Elbadri said that there were reasons for the seeming compliance of the Sudanese people with the regime, despite the theater of the one-party elections.

“People know what the military can do, what can happen. Their families were thrown in jail or their families were thrown out of jobs or their families were killed. People know what’s going to happen if you speak up against him,” Elbadri said. “All these years…pretending like everything’s normal, that was the normal. For so long…it was fear. When the protests started, it was like, ‘What changed?’ and that’s what I was wondering about the most. What was it that finally started everything?”

It’s Been a Long Time Coming

Although al-Bashir’s reign began three decades ago, Sudan’s story–and conflict in the region–did not start there. 

“Sudan is a collection of all kinds of different people who speak different languages [and have] different ethnic and religious backgrounds, who are basically stitched together in what is now ‘Sudan,’” University of Iowa Ambassador in Residence Ronald McMullen said.

McMullen has lived in over 112 countries during his lifetime, with most of his travels taking place during his 30 years as a United States diplomat in the Foreign Service. His diplomatic career first began when he interned for the U.S. State Department in Khartoum, Sudan. 

He added that the history of Sudan has been strongly shaped by the legacy of colonialism. Even though the British and Egyptians, who had possessed a great deal of authority in Sudan for centuries, ceded control to the Sudanese people in the 1950s, they laid the groundwork for what McMullen called “authoritarian extractive” governance in Sudan–groundwork that would carry through to al-Bashir’s regime.

“The government is there to extract resources from the country and to make sure that the people don’t get out of hand and that was the model that we’ve seen for Sudan for much of its history,” McMullen said.

When South Sudan gained independence in 2011, the region’s petroleum went with it, and Sudan’s economy began to spiral downward.

“The authoritarian government of [al-]Bashir…was increasingly authoritarian and harsh with the people in Sudan, because…with the independence of the south, Bashir’s ability to stay in power without the resources was greatly diminished,” McMullen said. “As he became harsher and harsher on the people and the economy began to deteriorate, last December, protests against food [price] increases started.”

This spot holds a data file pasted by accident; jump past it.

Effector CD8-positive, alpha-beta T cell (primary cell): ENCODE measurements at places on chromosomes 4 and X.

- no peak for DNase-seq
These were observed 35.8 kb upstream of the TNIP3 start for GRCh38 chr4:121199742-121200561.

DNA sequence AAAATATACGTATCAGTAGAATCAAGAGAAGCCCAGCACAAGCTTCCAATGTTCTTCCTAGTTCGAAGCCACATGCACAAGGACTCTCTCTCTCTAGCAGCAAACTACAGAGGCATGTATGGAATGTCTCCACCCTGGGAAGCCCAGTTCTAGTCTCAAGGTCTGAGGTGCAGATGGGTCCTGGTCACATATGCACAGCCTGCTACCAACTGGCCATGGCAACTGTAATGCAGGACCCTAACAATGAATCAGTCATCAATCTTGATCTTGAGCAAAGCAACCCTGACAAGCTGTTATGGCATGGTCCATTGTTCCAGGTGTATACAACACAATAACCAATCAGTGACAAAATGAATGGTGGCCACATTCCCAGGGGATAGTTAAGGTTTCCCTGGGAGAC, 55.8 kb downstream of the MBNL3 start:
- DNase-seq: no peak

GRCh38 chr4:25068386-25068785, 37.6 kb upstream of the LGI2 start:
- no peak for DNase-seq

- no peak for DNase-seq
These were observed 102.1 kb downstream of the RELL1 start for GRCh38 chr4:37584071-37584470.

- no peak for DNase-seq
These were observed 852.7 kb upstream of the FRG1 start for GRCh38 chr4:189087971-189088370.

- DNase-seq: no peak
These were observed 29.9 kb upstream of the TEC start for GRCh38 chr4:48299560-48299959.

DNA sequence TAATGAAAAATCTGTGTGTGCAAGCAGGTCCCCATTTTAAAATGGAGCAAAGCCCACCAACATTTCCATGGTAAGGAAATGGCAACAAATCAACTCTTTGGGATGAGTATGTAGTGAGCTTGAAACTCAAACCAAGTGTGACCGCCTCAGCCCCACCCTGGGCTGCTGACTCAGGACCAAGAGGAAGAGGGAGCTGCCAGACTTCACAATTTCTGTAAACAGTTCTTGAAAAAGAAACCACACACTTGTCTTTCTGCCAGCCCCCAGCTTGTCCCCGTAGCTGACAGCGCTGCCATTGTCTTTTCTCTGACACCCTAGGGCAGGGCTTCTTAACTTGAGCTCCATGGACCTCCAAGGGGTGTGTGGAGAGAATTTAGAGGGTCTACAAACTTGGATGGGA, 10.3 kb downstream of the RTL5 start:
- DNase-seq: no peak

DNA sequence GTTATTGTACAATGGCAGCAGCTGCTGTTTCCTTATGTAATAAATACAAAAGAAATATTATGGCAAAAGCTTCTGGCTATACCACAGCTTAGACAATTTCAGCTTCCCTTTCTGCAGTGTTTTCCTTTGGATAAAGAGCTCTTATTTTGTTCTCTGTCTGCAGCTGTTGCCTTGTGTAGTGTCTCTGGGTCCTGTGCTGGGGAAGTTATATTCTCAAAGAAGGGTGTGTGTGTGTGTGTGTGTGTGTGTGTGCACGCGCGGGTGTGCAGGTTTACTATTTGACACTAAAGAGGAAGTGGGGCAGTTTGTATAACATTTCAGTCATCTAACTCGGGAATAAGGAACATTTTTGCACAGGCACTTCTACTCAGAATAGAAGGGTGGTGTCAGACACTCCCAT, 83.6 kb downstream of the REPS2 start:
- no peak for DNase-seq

While the protests initially started against a specific cause–increased prices–they soon broadened their scope.

“Eventually, these protests against the rising cost of food and other basic needs in Sudan changed to a demonstration–protest against the dictator himself–so it’s been kind of a transition from purely economic protest and demonstrations that started six months ago,” McMullen said. “President [el-Bashir] was ousted from power and the current problem is the military and the civilians trying to come to some kind of agreement about who should be in power and what should the transition forward be.”

For Mohamed, the protests in Khartoum changed her daily life, restricting where she could go and when. 

“Protests were held regularly so the armed forces regularly used tear gas and things like that to detain the protestors as well. This happened on a lot of main roads, so school would be cancelled a lot,” Mohamed said. “We couldn’t go out late because we never knew when protests would happen and we couldn’t go to certain places because armed forces were concentrated more on the areas where protests were more common.”

However, Mohamed said that after a while, a sit-in across Sudan brought a hopeful energy to communities across the country.

“There were millions of people there, so there was barely any violence or tear gas attacks. People really came together as a real union. School wasn’t cancelled as regularly. Most people’s movements were directed towards the sit-in. People bought tons and tons of food and water to feed the protestors. There was really cheap or free transport so people could get to the sit-in easier,” Mohamed said. “Everyone was in really high spirits and regardless of what happened afterwards the fact that the Sudanese people came together so cohesively was a victory of its own.”

Many Sudanese youth were involved in the demonstrations. Among the protesters were students, like Mohamed and her friends.

“Our Thursday nights weren’t movie nights or dinners anymore; they were chanting patriotic lines in the sit-in with the rest of the protestors. My Friday nights with the family involved going to the grocery store to get supplies for the people at the sit-in,” Mohamed said. “It was actually amazing.”

But, Mohamed said, everything changed on June 3, when the military massacred more than 100 protesters at the sit-in in Khartoum.

“When that happened, there was just fear everywhere. I think that’s what impacted me the most because I was genuinely scared to leave the house,” Mohamed said. “There were RSF soldiers with snipers positioned on top of buildings next to my home and more of them in trucks driving around the street in front of my car.”

Soha Elfadil ‘20 of West High, a Sudanese-American much like Elbadri, was motivated by the events in Sudan. Despite being born and raised in the United States, she very much considers herself Sudanese. 

“I say ‘us’ and ‘we’ because I feel like I’m in this with [Sudanese nationals] and it’s also affecting my family as well,” said Elfadil.

Elfadil has two uncles who were injured in early protests and an elderly grandfather who is desperately in need of medicine. Despite this, at the height of the violence against protesters, she was thinking about how things could have been worse. 

“My family is not the worst of what’s going on. A lot of people are getting killed. A lot of people are getting shot in the streets. Women and men are getting raped,” said Elfadil.